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Figure 2 | BMC Medicine

Figure 2

From: The Hyperferritinemic Syndrome: macrophage activation syndrome, Still’s disease, septic shock and catastrophic antiphospholipid syndrome

Figure 2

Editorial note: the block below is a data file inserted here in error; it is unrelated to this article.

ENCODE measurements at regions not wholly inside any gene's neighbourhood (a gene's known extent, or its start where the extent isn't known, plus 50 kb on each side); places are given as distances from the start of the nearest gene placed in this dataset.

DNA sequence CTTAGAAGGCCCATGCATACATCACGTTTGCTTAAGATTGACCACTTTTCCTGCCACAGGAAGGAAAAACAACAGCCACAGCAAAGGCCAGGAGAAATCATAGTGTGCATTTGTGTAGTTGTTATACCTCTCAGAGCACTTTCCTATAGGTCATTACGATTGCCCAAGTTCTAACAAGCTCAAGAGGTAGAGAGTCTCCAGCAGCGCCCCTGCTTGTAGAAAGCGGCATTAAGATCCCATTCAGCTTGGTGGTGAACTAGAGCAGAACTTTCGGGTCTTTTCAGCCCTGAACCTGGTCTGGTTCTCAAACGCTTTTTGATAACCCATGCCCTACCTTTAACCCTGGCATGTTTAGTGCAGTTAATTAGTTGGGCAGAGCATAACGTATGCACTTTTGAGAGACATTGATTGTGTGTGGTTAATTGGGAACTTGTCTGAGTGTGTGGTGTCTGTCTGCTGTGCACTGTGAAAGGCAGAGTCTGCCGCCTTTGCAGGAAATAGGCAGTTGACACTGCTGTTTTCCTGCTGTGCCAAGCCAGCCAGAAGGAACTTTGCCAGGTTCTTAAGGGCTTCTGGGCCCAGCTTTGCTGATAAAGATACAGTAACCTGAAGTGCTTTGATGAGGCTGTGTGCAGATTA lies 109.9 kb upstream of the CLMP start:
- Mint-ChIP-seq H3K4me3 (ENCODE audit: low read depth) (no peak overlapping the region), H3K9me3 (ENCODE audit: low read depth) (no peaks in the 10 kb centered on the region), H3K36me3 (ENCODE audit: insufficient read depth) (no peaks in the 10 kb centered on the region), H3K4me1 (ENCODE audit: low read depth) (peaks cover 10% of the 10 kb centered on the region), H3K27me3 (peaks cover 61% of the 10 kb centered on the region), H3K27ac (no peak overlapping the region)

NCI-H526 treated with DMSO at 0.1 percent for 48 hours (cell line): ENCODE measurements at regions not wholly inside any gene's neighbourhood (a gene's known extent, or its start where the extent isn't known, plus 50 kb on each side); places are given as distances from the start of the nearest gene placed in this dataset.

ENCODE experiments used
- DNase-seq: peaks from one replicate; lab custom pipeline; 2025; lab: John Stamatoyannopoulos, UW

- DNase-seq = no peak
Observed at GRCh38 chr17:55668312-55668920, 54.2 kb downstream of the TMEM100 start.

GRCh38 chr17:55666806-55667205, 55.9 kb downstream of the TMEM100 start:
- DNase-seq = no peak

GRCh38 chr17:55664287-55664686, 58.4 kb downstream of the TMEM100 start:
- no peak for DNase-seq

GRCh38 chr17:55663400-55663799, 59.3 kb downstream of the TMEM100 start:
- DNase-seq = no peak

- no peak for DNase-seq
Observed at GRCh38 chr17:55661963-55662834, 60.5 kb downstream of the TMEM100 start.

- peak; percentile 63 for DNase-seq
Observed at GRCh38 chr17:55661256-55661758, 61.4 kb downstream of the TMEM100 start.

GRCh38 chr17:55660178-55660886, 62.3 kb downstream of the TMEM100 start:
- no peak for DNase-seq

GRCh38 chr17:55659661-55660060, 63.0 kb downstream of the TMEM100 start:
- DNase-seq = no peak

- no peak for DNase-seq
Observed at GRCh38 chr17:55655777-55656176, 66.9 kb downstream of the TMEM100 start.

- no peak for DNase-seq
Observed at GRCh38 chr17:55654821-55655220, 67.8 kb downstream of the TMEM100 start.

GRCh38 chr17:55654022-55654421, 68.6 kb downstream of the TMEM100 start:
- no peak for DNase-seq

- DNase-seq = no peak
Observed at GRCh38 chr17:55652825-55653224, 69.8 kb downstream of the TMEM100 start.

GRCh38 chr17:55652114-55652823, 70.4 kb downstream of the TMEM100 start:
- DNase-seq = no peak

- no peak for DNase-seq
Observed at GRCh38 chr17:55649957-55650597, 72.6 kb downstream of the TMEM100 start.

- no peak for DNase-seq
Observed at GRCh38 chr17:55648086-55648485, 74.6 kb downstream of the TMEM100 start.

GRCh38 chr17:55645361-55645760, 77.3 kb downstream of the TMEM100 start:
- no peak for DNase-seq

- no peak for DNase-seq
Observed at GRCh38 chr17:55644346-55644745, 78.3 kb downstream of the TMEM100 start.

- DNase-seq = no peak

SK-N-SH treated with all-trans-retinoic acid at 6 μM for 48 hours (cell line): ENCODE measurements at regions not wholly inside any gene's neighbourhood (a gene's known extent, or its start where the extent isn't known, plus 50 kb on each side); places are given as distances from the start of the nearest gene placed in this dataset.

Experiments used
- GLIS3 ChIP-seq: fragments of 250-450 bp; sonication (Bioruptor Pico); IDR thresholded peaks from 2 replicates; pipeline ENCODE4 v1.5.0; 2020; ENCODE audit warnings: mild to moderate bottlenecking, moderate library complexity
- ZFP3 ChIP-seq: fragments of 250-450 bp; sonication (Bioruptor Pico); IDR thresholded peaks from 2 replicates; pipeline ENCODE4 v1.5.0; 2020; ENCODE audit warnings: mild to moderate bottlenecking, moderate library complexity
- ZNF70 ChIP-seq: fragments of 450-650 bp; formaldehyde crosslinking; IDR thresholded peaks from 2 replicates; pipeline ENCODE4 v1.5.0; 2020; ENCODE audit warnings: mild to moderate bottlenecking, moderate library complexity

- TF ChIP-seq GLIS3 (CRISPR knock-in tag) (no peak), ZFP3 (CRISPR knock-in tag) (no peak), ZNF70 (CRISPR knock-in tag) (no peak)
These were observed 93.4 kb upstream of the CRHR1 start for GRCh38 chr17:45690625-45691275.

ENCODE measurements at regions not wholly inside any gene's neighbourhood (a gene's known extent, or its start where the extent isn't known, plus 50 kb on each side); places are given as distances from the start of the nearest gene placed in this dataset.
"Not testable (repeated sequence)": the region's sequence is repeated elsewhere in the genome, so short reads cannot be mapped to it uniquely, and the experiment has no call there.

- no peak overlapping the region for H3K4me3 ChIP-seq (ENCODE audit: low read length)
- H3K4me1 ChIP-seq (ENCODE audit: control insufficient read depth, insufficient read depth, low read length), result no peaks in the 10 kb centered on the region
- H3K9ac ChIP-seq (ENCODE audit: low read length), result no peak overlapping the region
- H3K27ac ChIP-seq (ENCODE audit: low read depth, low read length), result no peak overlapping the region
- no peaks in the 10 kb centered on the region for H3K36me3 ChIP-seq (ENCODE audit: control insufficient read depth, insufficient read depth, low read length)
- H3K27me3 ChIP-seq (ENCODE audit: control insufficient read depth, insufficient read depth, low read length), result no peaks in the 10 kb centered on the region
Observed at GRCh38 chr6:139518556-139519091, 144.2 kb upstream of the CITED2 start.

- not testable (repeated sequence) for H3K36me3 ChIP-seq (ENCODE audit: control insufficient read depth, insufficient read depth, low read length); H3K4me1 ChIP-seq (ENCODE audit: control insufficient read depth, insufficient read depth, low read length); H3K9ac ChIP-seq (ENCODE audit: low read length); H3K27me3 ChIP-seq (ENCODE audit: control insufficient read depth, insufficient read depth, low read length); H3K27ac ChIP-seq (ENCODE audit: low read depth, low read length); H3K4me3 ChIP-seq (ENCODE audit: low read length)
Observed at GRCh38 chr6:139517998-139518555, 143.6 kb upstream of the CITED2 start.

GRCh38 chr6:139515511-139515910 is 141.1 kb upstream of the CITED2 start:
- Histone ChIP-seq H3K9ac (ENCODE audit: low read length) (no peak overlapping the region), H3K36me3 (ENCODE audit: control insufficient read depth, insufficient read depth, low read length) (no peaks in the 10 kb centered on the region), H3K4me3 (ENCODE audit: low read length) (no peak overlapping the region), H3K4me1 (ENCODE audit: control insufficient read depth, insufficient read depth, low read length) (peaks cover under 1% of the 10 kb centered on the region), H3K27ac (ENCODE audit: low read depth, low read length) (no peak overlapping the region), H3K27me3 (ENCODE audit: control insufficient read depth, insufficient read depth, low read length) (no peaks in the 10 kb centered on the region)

Control of ferritin expression. The expression of ferritin is regulated at both the transcriptional and post-transcriptional levels by iron, cytokine release, chemokine production, lipopolysaccharide, prostaglandins, hormones, growth factors, second messengers, hyperoxia and hypoxia, and oxidative stress [5]. Cytokines may also affect ferritin translation indirectly through their ability to induce nitric oxide synthase and, hence, increase nitric oxide (NO) (Figure 2) [11, 12]. NO, in turn, causes inhibition of ferritin translation. Complex feedback mechanisms between ferritin and cytokines in the control of pro-inflammatory and anti-inflammatory mediators: cytokines can induce ferritin expression; otherwise, ferritin can induce the expression of pro- and anti-inflammatory cytokines.

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